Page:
But let him ask in faith without any doubting, for the one who doubts is like the surf of the sea driven and tossed by the wind. (James 1:6)
Perhaps one of the biggest ongoing challenges of my Christian walk is my struggle to understand the difference between faith and foolishness. I know there’s a fine line between the two, but I’m not always sure where it is.
I’ve been reading a book about George Muller, a German man who lived in the 1800s and was renowned for his faith. After growing up as a degenerate kid who looked hard for trouble and always found it, even to the point where he spent time in jail, God got hold of him. He migrated to England and became a preacher who lived absolutely and completely by faith, even going so far as to not ask his congregation for a cent, or even to tell them that he had any needs, but to only go to God and ask for His provision.
George was a scrupulous record-keeper, and every cent–literally every cent–that was given to him was recorded, and he often recorded his financial circumstances at the time as well. Time and again, he and his wife would be down to a few coins, and God would come through for them.
As time went on, his faith grew and he began to have a heart for the orphans that he saw on the streets. So he began to pray that God would enable him to establish an orphanage, strictly through prayer. He had established what he called “the pray and pay system” in his life, and he wanted to do the same with the orphanage. He would make no appeals, no statement of needs, no debts, but many prayers and a full account of what came in.
And here was the interesting way he began to go about it:
He began to pray that any idea of the Orphan House be taken away if not of God. He then bent his mind to other matters, trying to exclude it himself. But it wouldn’t go. On 2 December Henry and he talked again at length. Afterwards George decided to hold a public meeting the next week and share his thoughts. Midweek for no apparent reason, he was particularly struck by his reading of Psalm 81 verse 10: “Open your mouth wide and I will fill it.” It seemed directed at him with respect to the Orphan House. But he had not been praying at all that day about it. Energized by this he went down on his knees and asked rather sharply for 1) Premises for the orphans; 2) $1000 in cash; 3) Qualified people to take care of the children. (from “Robber of the Cruel Streets” by Clive Langmead)
That very morning, a wardrobe showed up, the first piece of furniture for the orphanage. That was in December 1835, and in April 1836, only four months later, they opened the doors to a fully-furnished rented building for 26 orphaned girls, aged 7 to 12.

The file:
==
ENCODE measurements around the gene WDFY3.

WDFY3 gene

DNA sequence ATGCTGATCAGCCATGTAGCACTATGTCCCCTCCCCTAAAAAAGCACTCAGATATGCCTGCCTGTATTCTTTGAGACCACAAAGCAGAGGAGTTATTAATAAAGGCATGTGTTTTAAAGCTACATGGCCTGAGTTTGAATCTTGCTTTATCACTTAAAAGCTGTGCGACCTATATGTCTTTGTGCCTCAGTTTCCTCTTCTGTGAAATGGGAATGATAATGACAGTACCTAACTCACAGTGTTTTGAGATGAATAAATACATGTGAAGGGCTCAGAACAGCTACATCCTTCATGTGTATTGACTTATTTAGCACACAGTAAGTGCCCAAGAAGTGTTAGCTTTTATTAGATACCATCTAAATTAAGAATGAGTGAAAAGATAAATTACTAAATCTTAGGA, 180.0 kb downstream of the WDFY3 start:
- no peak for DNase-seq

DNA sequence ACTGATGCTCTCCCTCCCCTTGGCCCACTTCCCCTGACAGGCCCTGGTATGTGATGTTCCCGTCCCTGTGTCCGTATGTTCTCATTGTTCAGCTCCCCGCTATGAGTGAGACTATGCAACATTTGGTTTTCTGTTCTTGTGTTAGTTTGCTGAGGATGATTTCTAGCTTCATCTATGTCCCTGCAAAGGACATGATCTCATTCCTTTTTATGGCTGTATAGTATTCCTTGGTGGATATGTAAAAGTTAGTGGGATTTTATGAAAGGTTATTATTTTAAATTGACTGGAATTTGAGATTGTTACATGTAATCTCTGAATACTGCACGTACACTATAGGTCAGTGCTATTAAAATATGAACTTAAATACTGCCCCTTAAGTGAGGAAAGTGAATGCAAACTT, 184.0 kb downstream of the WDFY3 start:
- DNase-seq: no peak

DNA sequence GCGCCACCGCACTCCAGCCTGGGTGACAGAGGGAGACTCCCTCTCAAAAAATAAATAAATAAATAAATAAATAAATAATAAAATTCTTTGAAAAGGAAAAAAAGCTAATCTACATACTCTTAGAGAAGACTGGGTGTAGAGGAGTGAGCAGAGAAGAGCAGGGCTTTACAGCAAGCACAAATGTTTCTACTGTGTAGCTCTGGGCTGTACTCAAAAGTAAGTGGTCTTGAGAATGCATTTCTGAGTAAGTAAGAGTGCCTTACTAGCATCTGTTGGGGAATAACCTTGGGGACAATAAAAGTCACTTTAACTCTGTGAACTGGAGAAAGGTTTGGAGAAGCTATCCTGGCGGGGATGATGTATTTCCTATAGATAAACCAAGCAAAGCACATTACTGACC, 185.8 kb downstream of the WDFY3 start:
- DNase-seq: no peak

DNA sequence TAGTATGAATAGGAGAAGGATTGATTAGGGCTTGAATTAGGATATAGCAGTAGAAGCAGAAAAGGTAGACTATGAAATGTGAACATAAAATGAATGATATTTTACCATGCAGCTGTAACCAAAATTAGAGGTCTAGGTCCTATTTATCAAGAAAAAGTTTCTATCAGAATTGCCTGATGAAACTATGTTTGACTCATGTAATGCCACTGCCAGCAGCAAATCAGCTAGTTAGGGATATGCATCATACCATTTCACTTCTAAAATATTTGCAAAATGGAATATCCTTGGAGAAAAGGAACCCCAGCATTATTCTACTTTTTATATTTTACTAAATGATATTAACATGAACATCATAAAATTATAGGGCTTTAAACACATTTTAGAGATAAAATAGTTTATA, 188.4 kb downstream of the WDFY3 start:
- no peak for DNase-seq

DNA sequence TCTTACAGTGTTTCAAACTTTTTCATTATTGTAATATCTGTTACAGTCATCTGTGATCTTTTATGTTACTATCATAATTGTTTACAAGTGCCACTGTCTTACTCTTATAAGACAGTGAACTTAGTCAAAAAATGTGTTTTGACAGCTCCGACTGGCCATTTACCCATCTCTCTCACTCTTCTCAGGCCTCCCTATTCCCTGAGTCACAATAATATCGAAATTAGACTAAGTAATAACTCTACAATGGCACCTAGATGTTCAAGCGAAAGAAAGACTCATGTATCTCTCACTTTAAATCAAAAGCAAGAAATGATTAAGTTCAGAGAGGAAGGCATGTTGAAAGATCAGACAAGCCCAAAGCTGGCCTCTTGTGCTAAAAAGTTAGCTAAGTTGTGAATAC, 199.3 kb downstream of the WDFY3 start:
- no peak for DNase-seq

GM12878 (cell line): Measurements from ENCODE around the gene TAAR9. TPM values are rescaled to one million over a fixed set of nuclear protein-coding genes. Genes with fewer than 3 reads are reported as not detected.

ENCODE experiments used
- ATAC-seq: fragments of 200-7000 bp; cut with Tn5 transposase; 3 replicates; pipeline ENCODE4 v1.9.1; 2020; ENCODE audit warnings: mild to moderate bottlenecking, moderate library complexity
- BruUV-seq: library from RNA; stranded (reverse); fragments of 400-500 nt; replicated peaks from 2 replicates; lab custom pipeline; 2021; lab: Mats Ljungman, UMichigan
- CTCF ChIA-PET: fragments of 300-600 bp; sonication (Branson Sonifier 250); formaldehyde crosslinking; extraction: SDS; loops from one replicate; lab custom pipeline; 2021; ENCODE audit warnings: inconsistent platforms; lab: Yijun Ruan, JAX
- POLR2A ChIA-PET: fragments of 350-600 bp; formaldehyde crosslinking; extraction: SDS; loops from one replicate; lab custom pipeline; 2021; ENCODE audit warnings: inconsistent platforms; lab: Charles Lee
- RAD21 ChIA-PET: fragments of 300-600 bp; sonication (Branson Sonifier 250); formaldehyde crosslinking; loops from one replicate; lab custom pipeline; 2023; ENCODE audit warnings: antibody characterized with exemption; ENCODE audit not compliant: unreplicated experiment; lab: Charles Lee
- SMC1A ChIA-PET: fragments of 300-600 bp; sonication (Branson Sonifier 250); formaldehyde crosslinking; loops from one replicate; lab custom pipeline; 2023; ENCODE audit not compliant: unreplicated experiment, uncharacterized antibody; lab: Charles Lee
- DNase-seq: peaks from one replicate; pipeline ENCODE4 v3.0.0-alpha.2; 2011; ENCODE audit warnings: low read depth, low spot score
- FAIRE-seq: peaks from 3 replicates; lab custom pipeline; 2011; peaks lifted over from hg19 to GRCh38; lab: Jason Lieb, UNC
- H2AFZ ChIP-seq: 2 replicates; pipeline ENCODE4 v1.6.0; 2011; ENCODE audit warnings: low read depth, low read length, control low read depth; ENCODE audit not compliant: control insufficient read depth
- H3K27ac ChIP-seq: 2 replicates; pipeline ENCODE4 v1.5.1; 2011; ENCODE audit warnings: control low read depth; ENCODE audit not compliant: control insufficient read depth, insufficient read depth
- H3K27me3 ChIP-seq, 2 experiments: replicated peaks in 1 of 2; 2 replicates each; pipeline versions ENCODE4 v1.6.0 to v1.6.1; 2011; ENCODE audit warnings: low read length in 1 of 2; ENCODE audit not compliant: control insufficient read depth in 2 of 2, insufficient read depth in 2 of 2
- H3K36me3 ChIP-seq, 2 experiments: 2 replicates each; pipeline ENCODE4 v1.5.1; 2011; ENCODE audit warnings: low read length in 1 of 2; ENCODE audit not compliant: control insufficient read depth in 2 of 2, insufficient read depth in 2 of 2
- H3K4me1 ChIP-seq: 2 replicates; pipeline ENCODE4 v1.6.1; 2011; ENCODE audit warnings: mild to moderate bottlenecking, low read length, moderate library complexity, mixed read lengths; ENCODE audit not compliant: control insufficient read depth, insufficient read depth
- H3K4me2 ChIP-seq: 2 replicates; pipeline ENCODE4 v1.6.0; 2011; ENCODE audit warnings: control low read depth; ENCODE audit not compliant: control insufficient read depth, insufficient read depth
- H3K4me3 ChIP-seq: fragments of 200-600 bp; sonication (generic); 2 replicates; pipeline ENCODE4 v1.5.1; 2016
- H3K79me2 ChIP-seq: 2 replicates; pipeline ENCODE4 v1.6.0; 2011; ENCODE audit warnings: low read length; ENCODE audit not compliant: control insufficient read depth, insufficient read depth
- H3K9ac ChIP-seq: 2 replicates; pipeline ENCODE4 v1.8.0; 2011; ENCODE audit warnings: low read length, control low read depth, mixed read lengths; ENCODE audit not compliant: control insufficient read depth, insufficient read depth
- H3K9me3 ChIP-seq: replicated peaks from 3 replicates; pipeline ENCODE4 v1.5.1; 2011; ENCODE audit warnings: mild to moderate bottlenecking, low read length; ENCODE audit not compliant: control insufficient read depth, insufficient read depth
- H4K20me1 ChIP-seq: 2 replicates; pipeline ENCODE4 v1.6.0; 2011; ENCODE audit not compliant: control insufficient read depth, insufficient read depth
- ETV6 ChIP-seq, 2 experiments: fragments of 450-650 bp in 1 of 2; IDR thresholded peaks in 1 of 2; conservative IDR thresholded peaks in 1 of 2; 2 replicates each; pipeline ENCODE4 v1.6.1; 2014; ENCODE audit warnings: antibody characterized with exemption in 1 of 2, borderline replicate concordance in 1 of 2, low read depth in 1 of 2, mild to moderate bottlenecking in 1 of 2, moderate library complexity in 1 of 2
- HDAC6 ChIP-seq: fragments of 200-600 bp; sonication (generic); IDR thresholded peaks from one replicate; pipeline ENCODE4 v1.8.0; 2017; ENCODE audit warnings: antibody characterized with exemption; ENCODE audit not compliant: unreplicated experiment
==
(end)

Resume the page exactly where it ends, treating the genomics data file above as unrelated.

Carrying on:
But that was only the beginning. George was on a roll. No sooner did he open the doors than his mind was set on doing the same for orphan boys. As each act of faith came to fruition, God planted greater plans in George’s mind. Ultimately, George began to contract the building of the orphanages, and through his life, God gave him the courage and the resources to build 5 huge buildings, that housed, fed and taught 2,000 children, eventually turning them out at 18 with skills that would enable them to become governesses or skilled laborers.
I sometimes wonder if, when George was planning his third, fourth or fifth orphanage, he woke up at night and thought, “What the heck am I doing? Am I on the right track, or am I just plunging ahead into utter foolishness? Am I walking out on the water only to plunge in and sink fast?” It wasn’t just a matter of building the orphanages, which, in and of itself, was a huge undertaking. He would need the ongoing resources to feed, clothe and warm all the children and the adults who worked there.
I think one of the keys to knowing if we’re on the right track–which George employed–was to ask God to take away our desires if they are not His desires. Sometimes God gives us desires, and because they seem a little over the top, and maybe a little risky (or REALLY risky, in George’s case), we question whether we’re just being foolish. But I believe God could do so much for us and through us if we would go to Him in prayer when we have those “foolish” desires. Perhaps there are things in our lives that we have not accomplished, but could have if we’d only had the faith.
Let’s tune in to our heart’s desires, and ask God to either bring them to fruition or take the desire away. Certainly if God can put the desire in our hearts, He can also take them away if they are not from Him. He may be waiting to fill our mouths, if only we would open them.